Up until now, the top ten list has likely seemed rather generic. Fuzzy features around jobs, not elements you could “target” or “search” for in a formal job board for example. The next two though are pretty clear.
I want to be a manager.
You might be thinking, “Wait, isn’t he already a manager?” Yes, I am, and I want to remain one. I like managing people. I am comfortable in expanding my “reach” through delegation. Obviously, sure, I can get more done if I have minions. 🙂 But I also really like two other aspects.
First and foremost, the management layer helps me to ensure that I stay “strategic” (item #07 on my list). Managing lets me exercise the judgement function that I like, combined with ensuring a broad direction and vision for my team. I always want my team to know where we’re going, why we’re going there, and some of the place markers on the road to get there. They can plan the route in some cases, and the mode of transport, so to speak, but we all know the destination and general approach to the journey.
Second, I like seeing employees develop. I like helping them too, and I’m supportive, but I really like giving them opportunities and seeing them flourish. I also like spotting talent, recruiting it, and letting it gallop off in a good direction for the team. Harnessing them in a way, without trying to constrain them too much. It is part of the reason that I am so supportive of co-op positions, even though I haven’t had any lately (just too light on suitable workplan options). I’ve invested time and energy in post-secondary recruitment, I helped organize an event on recruitment and retention. I even like doing PAs to see what they have done in the past year and where they want to go in the next. I can’t talk about specific examples, that info is under HR privilege, but I love hearing what they’re doing now and where they’re going.
I have mentioned one example previously, so I’ll expand a bit on it. One of my co-op students raved about me to her future mother-in-law, and as much as that raving benefited me, it was also gratifying to see. That during her time with me, a single semester, she learned a lot, saw a future in the public service, developed some skills, and wanted to come back. Which she attributed to working with me. In short, a “good” experience. And lots of people have said they want to work for me, particularly if I become an EX.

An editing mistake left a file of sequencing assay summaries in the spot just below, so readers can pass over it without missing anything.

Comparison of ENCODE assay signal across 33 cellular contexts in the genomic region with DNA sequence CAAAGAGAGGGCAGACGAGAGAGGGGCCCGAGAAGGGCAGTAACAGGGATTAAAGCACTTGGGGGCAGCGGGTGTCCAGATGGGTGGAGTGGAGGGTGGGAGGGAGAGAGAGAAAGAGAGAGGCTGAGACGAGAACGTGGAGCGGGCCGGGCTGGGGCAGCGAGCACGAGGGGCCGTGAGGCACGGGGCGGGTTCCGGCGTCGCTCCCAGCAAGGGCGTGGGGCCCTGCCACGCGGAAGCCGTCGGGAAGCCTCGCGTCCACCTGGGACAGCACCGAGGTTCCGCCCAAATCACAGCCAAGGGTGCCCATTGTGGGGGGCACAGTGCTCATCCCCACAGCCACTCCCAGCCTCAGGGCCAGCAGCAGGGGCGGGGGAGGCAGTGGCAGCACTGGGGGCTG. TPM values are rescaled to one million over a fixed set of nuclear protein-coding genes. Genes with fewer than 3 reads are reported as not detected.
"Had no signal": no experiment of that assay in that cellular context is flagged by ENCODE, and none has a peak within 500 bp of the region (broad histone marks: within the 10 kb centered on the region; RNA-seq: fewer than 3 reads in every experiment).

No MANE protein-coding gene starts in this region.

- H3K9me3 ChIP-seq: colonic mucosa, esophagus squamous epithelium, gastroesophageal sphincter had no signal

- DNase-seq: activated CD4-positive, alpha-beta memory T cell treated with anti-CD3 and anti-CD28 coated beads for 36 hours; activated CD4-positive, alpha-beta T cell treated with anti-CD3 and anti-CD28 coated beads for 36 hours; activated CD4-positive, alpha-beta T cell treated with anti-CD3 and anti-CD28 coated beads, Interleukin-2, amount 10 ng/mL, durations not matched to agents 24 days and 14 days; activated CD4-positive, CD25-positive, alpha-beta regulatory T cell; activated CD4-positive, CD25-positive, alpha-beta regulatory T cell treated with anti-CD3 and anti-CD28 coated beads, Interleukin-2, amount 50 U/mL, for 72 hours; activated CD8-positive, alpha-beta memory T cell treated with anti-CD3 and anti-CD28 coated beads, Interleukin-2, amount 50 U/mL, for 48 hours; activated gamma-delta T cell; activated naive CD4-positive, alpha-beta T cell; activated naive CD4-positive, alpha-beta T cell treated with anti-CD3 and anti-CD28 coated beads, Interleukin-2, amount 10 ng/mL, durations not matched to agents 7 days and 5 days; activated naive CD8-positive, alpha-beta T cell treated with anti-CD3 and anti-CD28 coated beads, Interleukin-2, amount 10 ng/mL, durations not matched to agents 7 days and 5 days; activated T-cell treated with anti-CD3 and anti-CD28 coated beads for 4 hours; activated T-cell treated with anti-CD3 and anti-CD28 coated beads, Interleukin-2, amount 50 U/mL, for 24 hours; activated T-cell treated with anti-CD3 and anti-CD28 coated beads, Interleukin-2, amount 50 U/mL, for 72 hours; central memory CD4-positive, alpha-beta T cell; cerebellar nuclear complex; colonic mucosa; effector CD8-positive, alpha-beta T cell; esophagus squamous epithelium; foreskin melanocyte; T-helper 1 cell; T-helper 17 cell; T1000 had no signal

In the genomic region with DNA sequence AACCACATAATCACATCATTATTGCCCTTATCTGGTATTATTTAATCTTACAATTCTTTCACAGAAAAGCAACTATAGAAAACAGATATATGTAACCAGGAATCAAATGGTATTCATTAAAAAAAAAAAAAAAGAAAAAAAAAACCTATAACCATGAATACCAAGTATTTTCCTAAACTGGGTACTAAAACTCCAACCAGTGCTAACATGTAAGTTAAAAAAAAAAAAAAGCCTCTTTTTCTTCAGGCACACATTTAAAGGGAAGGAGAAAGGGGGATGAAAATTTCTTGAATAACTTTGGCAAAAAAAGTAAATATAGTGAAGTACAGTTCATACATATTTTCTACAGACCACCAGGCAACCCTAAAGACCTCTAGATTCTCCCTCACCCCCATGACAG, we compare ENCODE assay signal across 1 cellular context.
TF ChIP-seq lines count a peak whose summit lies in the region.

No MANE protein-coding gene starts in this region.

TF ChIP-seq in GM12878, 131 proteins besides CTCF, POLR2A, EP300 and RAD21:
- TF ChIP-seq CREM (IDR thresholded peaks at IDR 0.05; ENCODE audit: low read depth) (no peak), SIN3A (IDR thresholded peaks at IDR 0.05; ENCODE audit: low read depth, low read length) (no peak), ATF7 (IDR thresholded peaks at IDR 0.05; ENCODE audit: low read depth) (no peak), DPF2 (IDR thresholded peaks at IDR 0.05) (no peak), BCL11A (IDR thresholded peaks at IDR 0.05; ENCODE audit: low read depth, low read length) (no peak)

Which I’m agnostic about. While I like management, I also like getting my hands dirty sometimes in the files. Right now, I report to a DG, and some see that as the worst scenario — all the responsibilities of being a director without any of the perks. However, for me, it is all the benefits of flying solo without any of the costs of being a director. I am not doing an EX job, I know that, even if some other people think I am. And it’s inspiring to see that some people at multiple levels think I should be an EX or that I’m EX-ready now.
Yet there is another thread in government. Many experienced executives say the best two jobs in government are either EX-2/3 (i.e. a Director-General) or EX minus 1 (pre-executive, i.e. my current level). One huge disadvantage of being an EX-01 is that you are accountable for a lot — the workhorses of the EX cadre. And with lots of non-EX reports to manage. If you are an EC-07, like me, you usually have a Director above you — someone who is accountable for all the work of the division. Sure, you have responsibilities too, but ultimately, it’s on them, not you.
So many EXs say that unless you are planning to go to EX 2 or 3 level, there is no point in becoming an EX as the pay increase above an EC-07 isn’t significant enough to warrant the extra headaches. There certainly are a lot of EX-01s around that put in a lot more hours than I am as an EC-07 and who run into work/life balance challenges pretty fast. There is also a popular refrain that “You can’t choose your first EX-01” and that is a huge problem for me.
Because I’m not about the level. I don’t care if I ever get promoted again. I am all about the work. I want to manage people, but I don’t need to be an EX to do that. I feel like I’m adopting the William Lyon Mackenzie King approach to career management — “Not necessarily promotion but promotion if necessary”.
I am not blocking myself from an EX job, but it has to be about the job. I won’t take an EX job just to take an EX, I have to want the job. I’m also opposed to people applying for jobs just to make a pool, even though they don’t want the job itself. I think that just mucks up the HR system and bogs it down. I encourage others to do it, of course, but I am against it in principle and thus rarely apply because I don’t see jobs I actually want.
Which I confess recently burned me. There is a job I really wanted, and I missed it for two reasons. First, my french was expired, despite a year of pushing to get the refresh training I needed. Second, it was an EX job and I wasn’t in any EX pols. They went with someone else who wants their EX and who was fully bilingual. An easier fit, too, for them than for me. I would have made the same decision if I was the DG. It still means that the specific job I wanted, in that case, was an EX. If I want something like that in the future, I’ll have to make a pool.
Yet when I say management, I don’t mean I have to be a director. I just have to have some staff to help develop.
#03. Management — Not about level of position, but scope and seeing employees develop.